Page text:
By Ryan De Freitas
When we started Track 7, the idea of running track premieres isn’t something we were particularly keen on. As far as we were concerned, the idea of sharing a song ‘first’ is total nonsense since every other music site just rips the embed link and posts it as their own within 20 minutes anyway. And yet here we are, just two weeks in, with our first track premiere.
In fairness, it’s not that we’re hypocrites who’ll sell out our ideals at the first given opportunity (or at least, it’s not just that). It just so happens that we were approached with something brilliant that made saying ‘no’ feel counter-productive for a site that wants to champion great new music.
So here it is: ‘Flow’ by Glaswegian shoegazers American Clay. We also had a chat to vocalist Martin Johnston, which you can find below.
Though you’d never know it from the sheer energy that permeates the layered intricacies of ‘Flow’, American Clay started out as a one-man bedroom project that no one was ever supposed to know about. A drummer by trade and reputation, Johnston – or he puts it, the one with “the big daft hair” in the photo above – never had any intention of putting himself, or American Clay, in the spotlight.
“A couple of years ago, you couldn’t have paid me enough to sing in front of people,” he says. “Even the thought of singing in front of my mum or gran just now makes me feel quite sick.”
“American Clay started because I got a MacBook for Christmas in 2011. I’d just discovered Bombay Bicycle Club and their songwriting – along with my sound knowledge of the B-sides of a Mr. David Grohl – inspired me to give the whole one-man-band thing a go and record some demos into my new computer.”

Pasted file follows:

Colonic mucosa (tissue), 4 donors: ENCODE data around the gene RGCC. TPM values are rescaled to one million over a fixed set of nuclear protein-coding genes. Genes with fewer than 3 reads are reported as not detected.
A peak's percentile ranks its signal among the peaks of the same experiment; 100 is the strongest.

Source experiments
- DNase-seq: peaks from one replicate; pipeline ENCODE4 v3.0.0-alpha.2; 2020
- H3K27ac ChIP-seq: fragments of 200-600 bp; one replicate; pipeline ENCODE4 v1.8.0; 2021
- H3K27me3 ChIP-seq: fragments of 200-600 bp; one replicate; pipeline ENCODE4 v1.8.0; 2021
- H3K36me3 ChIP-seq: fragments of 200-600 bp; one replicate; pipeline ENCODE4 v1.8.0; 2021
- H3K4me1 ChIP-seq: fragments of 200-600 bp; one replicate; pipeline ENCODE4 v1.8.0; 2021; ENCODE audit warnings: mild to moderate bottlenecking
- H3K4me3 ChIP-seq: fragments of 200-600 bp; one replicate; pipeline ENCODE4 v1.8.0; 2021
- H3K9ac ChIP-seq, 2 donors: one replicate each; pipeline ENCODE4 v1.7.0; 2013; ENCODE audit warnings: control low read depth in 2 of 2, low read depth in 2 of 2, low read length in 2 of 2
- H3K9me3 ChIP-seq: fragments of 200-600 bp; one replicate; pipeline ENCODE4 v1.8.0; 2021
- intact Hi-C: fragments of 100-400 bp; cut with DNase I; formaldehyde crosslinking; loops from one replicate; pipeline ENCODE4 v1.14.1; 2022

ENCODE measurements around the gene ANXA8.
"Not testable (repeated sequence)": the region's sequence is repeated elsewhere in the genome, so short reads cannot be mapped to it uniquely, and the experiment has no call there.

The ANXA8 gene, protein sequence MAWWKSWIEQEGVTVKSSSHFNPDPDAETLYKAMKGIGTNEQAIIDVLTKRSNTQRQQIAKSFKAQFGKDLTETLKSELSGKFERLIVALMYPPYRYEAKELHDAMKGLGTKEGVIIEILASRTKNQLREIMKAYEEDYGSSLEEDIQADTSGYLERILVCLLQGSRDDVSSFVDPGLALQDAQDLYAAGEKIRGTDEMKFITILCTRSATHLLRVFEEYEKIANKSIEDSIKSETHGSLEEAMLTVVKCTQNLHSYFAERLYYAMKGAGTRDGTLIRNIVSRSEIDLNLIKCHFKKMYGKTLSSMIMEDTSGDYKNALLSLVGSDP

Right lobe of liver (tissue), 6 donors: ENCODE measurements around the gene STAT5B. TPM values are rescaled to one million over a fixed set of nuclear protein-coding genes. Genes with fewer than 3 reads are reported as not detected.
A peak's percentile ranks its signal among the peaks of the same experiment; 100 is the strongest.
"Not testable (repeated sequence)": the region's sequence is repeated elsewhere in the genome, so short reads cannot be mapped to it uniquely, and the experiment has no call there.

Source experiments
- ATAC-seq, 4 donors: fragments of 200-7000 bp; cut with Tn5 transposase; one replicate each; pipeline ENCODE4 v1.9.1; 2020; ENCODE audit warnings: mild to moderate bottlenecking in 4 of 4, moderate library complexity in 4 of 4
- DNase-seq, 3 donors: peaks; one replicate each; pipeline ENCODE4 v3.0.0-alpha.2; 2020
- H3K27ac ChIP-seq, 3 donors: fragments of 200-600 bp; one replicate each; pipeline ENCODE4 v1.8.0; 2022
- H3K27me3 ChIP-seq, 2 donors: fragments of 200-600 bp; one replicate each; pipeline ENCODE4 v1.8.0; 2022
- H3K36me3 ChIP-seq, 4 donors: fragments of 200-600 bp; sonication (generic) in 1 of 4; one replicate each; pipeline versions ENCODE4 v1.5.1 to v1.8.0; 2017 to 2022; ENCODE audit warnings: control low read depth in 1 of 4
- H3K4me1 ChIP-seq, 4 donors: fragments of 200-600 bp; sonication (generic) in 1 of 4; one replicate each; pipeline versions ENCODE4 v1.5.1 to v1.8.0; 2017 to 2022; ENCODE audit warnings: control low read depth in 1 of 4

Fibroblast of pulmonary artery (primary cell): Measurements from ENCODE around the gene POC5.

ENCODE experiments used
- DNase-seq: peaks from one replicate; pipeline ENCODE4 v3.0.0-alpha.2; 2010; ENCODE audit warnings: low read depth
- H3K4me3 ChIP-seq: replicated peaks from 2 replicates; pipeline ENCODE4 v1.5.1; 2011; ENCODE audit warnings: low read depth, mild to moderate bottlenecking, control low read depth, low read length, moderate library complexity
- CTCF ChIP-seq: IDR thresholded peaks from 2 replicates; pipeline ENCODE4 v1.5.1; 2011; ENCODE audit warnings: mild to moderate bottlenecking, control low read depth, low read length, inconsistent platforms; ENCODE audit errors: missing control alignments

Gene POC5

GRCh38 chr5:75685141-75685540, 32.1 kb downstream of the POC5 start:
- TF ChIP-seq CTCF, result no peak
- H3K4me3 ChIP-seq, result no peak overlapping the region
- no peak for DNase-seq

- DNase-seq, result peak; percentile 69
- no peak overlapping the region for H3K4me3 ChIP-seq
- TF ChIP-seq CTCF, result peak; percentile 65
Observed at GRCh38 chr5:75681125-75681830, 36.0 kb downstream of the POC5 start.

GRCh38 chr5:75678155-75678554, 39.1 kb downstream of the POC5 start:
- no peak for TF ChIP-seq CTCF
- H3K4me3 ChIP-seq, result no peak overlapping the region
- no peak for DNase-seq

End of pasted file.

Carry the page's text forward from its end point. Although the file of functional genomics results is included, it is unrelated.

So with an electric drum kit, a guitar he’d once nearly sold, and vocals recorded quietly and only when his parents were out of the house, the project started to take primitive shape.
The band existed in that form for about three years, with Johnston only occasionally trying to get people together to jam out the music he’d pored over.
“I always felt like I was sucking any fun out of it by being a musical dictator who wasn’t so comfortable with this newly developed ‘hypersensitive to anything played wrong’ side,” he admits. “I also wasn’t confident in my songwriting at that point. And singing? Ha!”
Eventually, that confidence grew and Johnston turned to three of his best mates – Ross Stewart (guitar, vocals), William Clapperton (bass), and Chris McKeown (drums) – to help flesh his ideas out.
“I was much more comfortable telling William, my best pal of ten years, that the bass had to be played a certain way or I wouldn’t be able to sleep at night. Or explaining to Chris why it had to be a particular pattern between his hands and feet or else I’d feel ill. They were my best pals and they didn’t mind my ridiculous tendencies.”
The result of Johnston’s precision – and a counterbalance attitude of “chill the fuck out and just have a jam,” from his bandmates – is a band that manages to explore the ethereal without ever losing their momentum or themselves. Wiry guitar lines pierce through the dreamy soundscapes and a keen sense of when to inject a turn of pace keeps things moving along purposefully. American Clay have found their groove.